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Can British film ’45 Years’ become the next ‘Exotic Marigold Hotel’?

Tom Courtenay, left, and director Andrew Haigh, with the film, "45 Years," are photographed in the L.A. Times photo studio at the Toronto Film Festival,.

Tom Courtenay, left, and director Andrew Haigh, with the film, “45 Years,” are photographed in the L.A. Times photo studio at the Toronto Film Festival,.

(Jay L. Clendenin / Los Angeles Times)

Last year, Richard Linklater’s “Boyhood” moved audiences with its textured look at a young man growing up in Texas. Spanning more than a decade, the film was the ultimate in slow-cook drama, its time parceled out with neat ‎measuring spoons.

But “Boyhood” looks like a whizbang telenovela compared with Andrew Haigh’s “45 Years,” which, title notwithstanding, encapsulates a week in the life of an older couple and is paced with an almost metabolic deliberativeness. Even the relatively few plot developments are hinted at rather than blurted out.

“We really worked out how we give you enough so you know what’s happening,” Haigh said after a screening at the Toronto International Film Festival. “But if you give too much it falls apart and doesn’t have a resonant effect.”

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Haigh’s new drama, which made its North American premiere at the Toronto International Film Festival on Tuesday ahead of its release in December (by “Boyhood” distributor IFC), follows Kate and Geoff (Charlotte Rampling and Tom Courtenay) as they make plans for their 45th wedding anniversary. Seemingly happy in small-town retirement, Kate learns early that an old flame of Geoff’s has died - -and that said flame may have been more to Geoff than he’d previously let on.

What follows is less a series of revelations and recriminations -- the usual mode for films of this type -- but a careful process of discovery and subtle unease. Kate rarely screams accusations and Geoff certainly doesn’t fire back defenses, but the couple’s jockeying can be felt in every increasingly tense moment of their dynamic. Exactly what happened with the ex is important, but not nearly as important as the shadow of distrust it casts over the marriage -- particularly for Kate, who begins to question much of what she thought she knew. This is a work very consciously devoid of fireworks--a movie, in effect, that works very hard to make it look easy.

Courtenay said at the screening that he was helped by Haigh’s unlikely method of shooting mostly in sequence, which allowed him to keep a bead on the marriage’s degradation.

Both he and Rampling have been lauded for their performance, with the latter already generating Oscar talk even in what is shaping up as a deep field for lead actresses. (She has never been nominated for an Oscar; he’s been shortlisted twice.) But despite the nuanced friction -- call it anti-chemistry -- between the pair, Courtenay said that the authenticity began much earlier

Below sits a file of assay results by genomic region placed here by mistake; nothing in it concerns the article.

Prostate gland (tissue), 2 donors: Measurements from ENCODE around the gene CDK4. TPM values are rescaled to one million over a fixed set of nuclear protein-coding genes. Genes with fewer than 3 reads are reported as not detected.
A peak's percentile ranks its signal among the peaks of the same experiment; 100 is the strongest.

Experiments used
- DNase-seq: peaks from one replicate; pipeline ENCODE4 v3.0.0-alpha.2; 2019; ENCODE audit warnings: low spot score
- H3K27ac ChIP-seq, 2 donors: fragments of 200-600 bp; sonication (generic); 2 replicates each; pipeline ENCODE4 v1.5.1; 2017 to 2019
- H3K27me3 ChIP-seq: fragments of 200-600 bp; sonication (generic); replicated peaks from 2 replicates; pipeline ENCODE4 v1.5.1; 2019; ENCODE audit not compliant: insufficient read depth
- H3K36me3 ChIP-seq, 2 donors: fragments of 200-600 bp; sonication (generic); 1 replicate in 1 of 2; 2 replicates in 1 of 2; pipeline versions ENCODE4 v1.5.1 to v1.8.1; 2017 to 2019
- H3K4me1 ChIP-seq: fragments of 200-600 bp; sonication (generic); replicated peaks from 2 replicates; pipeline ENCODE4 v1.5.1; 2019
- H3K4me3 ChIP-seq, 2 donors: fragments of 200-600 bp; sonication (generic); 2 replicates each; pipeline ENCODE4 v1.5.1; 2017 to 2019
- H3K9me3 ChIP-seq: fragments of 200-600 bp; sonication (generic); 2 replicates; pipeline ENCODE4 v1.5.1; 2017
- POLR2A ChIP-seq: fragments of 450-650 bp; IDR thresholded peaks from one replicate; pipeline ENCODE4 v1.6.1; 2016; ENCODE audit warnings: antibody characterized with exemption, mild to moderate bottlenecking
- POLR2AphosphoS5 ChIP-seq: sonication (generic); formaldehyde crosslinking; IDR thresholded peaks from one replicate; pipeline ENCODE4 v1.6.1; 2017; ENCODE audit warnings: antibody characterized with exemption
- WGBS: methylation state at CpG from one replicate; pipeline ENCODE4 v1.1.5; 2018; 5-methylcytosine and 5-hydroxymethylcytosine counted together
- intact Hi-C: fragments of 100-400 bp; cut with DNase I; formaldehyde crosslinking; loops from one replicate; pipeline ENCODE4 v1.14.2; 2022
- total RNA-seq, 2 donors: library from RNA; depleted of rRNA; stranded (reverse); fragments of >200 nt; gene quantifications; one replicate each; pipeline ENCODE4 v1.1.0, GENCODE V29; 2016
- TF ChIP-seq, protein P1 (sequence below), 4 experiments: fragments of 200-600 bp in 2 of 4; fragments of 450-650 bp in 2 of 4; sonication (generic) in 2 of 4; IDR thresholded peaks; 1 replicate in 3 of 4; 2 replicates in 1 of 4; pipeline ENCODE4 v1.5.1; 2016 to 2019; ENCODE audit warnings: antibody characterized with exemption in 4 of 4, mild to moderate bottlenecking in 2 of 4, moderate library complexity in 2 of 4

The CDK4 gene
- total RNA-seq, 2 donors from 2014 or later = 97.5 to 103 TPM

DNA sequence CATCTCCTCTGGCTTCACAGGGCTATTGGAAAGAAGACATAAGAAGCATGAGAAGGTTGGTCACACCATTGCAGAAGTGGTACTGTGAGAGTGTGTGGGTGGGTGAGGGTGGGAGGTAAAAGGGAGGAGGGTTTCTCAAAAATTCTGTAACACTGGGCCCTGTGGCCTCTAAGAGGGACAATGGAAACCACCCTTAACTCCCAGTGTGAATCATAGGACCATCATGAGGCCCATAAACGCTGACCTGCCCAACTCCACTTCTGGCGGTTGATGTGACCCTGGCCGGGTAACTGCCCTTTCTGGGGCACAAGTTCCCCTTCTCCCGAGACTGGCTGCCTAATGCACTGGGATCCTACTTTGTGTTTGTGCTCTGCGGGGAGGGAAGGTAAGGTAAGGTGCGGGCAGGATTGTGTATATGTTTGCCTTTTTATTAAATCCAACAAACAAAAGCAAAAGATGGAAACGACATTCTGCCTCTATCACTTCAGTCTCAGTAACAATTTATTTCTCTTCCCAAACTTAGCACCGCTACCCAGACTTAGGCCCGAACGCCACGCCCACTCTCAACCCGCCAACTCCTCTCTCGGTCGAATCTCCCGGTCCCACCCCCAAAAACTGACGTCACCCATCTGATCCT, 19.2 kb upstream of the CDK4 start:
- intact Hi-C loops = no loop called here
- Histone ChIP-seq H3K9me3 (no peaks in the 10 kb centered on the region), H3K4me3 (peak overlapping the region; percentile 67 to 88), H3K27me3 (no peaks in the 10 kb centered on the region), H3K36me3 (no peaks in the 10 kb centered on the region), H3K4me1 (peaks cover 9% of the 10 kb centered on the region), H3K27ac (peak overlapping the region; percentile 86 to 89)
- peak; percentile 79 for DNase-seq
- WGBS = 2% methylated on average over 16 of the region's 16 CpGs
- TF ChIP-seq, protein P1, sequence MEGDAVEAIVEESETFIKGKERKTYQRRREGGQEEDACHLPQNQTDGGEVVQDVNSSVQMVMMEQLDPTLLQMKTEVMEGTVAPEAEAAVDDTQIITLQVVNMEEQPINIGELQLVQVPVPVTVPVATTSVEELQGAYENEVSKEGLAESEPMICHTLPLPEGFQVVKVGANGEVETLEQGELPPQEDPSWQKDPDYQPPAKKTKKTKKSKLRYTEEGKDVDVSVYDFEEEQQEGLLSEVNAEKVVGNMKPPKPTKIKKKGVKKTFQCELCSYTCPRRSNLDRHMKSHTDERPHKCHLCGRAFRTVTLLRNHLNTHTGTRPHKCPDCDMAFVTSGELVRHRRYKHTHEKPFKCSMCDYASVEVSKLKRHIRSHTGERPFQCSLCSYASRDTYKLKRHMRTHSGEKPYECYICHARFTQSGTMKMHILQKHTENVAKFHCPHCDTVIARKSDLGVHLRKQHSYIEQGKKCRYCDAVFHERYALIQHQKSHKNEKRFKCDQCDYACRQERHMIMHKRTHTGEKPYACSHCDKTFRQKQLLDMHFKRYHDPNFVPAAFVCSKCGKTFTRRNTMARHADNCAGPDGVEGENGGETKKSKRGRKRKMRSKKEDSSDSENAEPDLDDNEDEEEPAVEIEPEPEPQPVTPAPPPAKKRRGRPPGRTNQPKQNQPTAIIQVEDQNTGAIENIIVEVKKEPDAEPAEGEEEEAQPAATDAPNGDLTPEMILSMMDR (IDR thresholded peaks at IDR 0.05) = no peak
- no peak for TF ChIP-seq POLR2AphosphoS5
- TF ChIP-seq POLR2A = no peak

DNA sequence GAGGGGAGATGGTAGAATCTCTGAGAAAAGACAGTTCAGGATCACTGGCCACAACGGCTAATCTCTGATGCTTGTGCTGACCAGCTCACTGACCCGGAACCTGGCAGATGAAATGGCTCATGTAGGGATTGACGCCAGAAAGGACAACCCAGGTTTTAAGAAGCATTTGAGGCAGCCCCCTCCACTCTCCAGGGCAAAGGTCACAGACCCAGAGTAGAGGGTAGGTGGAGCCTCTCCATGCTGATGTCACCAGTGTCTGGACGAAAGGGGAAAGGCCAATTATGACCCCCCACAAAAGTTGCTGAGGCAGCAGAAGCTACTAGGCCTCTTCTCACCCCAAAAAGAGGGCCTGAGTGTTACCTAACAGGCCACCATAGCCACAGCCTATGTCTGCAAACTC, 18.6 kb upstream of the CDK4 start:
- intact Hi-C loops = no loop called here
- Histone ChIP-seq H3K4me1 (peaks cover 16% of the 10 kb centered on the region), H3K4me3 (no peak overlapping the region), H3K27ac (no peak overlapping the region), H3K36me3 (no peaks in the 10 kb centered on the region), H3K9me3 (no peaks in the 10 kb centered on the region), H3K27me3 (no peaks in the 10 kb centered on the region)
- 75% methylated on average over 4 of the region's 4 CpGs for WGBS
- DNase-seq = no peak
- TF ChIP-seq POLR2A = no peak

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“People have said [to me and Rampling], ‘You both make something out of not very much.’ And I can assure you that’s not the case,” he said. “When I read the script it was all there. You can’t make bricks without straw.”

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Haigh previously directed “Weekend,” a well-regarded gay drama that tracks a pair of young male strangers who share a brief but intense romance. As the filmmaker noted after the screening, this piece is a bookend of sorts to that tale of early curiosity -- a gaze from the other end, of what happens when people spend decades together and find there are still new and awkward truths to be uncovered about the other.

Haigh also sees the film, which he based on a short story by David Constantine, as correcting a gender imbalance. “There’s so much in books about men’s existential breakdowns. The fact that women don’t have them makes no sense to me,“ he said.

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“45 Years” will remind some of another British movie with a calendar-themed title -- Mike Leigh’s “Another Year” -- and comes in the vein of the growing subgenre that might be described as elder-reconciliation dramas. (Other entries include “I’ll See You in My Dreams,” “Grandma,” “A Walk In the Woods” and the granddaddy, as it were, of the form, “The Best Exotic Marigold Hotel,” which generated dollars, imitators and a sequel after hitting theaters in 2012.)

But Haigh also has something broader on his mind: the tilting perspectives of a relationship no matter the age of its participants. Though appearing diametrical, Kate and Geoff may simply be two sides of a coin.

“They’re all versions of me,” he said. “I’m both sides of the argument. I’m just trying to find a way to explore [the same terrain via] two different characters.”

Twitter: @ZeitchikLAT

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